Another large area of active research in the Biophysics Group is molecular microscopy. At the heart of the initiative is the idea that the next generation of microscopy will depend on novel optical probes made of proteins and nucleic acids, rather than organic chemicals. The ability to visualize the targeting within cells of native macromolecules has already become key to understanding their biological function. The next step is to understand how they assemble into the complexes that carry out cellular functions, and to monitor their activities in real-time in vivo with microscopy so that the spatial location of the activity can be understood.
Fluorescent indicator dyes have revolutionized our understanding of cellular signaling by providing continuous measurements of physiological events in single cells and cell populations with high temporal and spatial resolution. Until now, these organic dyes have been limited in scope because they must be synthesized chemically and introduced as hydrolyzable esters or by microinjection, meaning that they either fill all cells in a tissue entirely, or that only one or a small number of cells are labeled. In absence of targeting of the organic dyes to specific cell types, optical signals of interest are often drowned out either by indicator background from inactive cells, or by signals in cells that are not the focus of interest. Moreover, local signals due to protein-protein interactions are not measurable in the bulk cytoplasm, which organic dyes fill.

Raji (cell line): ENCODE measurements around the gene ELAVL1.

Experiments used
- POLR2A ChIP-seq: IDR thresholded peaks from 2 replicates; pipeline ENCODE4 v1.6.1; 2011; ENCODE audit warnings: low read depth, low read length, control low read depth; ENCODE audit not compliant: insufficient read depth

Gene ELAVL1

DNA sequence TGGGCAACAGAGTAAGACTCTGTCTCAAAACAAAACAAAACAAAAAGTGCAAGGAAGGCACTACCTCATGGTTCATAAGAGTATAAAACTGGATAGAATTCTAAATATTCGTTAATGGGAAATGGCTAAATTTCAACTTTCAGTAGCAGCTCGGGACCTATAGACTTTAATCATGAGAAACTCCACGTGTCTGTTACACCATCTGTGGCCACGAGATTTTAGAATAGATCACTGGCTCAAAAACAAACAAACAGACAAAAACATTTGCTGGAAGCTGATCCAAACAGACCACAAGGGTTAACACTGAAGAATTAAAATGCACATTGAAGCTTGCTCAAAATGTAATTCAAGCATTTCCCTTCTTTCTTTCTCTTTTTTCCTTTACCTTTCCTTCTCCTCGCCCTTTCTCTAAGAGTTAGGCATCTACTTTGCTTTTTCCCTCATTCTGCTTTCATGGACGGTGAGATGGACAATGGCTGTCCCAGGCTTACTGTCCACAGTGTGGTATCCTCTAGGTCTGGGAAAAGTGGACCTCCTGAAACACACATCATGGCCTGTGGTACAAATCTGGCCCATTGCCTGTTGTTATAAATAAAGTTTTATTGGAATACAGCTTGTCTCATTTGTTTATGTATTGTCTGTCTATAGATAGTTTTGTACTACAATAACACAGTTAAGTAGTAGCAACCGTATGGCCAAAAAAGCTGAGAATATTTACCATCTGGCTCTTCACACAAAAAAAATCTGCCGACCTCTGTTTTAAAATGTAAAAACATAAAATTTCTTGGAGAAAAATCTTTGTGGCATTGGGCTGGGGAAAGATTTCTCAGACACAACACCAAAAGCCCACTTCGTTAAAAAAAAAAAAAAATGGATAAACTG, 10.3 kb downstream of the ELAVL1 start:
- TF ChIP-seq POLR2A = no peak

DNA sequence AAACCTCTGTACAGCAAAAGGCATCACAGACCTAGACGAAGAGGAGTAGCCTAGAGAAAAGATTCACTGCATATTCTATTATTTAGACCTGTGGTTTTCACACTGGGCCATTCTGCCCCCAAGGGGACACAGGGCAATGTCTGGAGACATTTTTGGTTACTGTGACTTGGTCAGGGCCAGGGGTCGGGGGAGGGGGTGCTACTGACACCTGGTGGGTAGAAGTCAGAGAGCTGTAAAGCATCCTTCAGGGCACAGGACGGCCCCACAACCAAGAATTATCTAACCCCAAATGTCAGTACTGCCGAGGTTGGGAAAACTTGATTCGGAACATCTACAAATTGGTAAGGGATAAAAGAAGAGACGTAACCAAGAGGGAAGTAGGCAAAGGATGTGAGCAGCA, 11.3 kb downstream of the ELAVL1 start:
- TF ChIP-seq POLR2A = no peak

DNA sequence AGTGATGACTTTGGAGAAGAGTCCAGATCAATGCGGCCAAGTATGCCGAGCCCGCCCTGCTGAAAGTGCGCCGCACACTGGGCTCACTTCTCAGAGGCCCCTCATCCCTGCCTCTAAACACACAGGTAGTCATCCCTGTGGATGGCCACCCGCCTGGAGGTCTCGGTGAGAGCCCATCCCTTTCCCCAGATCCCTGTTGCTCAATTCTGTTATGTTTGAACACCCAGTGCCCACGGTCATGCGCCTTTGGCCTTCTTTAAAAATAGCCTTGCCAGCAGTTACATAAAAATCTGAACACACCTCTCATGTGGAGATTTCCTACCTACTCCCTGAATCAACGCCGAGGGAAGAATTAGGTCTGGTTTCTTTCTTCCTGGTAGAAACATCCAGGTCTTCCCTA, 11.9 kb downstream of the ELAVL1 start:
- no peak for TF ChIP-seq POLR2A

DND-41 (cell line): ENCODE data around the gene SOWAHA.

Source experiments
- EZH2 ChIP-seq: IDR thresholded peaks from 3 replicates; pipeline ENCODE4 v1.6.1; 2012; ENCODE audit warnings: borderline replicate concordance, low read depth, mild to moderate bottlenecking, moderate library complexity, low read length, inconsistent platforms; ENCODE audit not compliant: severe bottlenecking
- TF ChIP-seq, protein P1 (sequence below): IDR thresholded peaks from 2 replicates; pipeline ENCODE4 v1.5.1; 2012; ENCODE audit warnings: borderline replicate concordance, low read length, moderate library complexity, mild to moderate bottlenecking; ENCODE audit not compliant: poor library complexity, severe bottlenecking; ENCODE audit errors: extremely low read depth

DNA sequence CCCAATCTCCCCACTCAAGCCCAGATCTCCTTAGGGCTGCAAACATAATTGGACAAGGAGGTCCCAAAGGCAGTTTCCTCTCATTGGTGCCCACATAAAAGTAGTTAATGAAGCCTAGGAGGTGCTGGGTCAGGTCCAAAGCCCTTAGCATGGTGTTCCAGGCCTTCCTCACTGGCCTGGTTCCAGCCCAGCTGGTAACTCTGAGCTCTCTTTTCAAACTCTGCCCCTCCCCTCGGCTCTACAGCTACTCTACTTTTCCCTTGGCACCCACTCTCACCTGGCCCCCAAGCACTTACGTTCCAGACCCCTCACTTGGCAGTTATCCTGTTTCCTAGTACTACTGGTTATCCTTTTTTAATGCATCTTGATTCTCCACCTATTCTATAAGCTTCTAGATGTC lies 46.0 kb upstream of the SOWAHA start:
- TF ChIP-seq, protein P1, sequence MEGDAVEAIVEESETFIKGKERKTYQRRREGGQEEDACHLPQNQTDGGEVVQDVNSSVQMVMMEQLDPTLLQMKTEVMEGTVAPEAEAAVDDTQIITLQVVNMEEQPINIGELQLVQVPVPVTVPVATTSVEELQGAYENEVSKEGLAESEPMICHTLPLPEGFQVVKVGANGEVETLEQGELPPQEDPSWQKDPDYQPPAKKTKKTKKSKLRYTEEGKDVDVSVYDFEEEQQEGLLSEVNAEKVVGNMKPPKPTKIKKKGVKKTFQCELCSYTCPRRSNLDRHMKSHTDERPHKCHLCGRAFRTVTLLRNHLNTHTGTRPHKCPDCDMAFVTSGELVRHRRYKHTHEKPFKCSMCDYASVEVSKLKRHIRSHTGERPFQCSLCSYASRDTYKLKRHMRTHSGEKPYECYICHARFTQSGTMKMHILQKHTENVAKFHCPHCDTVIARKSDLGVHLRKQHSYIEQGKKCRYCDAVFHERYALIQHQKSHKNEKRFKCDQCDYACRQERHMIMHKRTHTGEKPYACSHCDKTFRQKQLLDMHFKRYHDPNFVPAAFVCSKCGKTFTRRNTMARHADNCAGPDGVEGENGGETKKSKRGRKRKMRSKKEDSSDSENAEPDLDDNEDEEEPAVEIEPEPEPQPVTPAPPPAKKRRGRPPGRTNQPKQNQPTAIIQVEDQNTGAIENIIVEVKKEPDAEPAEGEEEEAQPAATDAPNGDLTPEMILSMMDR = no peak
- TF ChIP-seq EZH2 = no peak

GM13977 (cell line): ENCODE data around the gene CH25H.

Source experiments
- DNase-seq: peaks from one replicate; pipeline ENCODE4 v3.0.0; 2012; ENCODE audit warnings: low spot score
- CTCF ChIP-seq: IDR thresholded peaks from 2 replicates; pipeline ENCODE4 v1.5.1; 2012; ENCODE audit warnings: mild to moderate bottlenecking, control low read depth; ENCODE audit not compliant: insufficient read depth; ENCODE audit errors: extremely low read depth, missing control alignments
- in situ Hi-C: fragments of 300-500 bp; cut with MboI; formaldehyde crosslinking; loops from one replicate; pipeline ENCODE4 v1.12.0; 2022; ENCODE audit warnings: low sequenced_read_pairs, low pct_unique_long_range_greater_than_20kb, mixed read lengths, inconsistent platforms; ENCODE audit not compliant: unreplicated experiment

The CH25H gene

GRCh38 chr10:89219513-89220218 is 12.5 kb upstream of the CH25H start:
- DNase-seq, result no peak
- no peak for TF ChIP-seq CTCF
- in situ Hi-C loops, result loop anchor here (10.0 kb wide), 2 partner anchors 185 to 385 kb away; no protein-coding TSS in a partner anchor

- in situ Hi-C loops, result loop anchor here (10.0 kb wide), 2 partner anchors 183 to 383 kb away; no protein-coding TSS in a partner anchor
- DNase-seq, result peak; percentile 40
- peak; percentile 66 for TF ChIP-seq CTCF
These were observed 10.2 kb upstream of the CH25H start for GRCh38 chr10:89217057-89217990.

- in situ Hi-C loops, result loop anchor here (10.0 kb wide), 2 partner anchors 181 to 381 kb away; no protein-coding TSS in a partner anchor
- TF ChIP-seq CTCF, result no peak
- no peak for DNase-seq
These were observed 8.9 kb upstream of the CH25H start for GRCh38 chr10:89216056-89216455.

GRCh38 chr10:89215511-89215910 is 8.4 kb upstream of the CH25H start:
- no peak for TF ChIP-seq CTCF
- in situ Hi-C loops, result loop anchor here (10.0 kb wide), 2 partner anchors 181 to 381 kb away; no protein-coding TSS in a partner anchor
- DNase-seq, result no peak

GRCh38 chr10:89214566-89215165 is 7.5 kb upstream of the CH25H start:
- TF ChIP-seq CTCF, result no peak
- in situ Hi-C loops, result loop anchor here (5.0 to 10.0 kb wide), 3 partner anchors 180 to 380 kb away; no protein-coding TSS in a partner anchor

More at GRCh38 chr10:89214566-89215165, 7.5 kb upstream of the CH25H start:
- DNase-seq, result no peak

Other research areas:
Structural Biophysics and Protein Dynamics
Cell Signaling and Cellular Physiology
Computational Biology and Genomics
Brain Imaging and Bioelectronics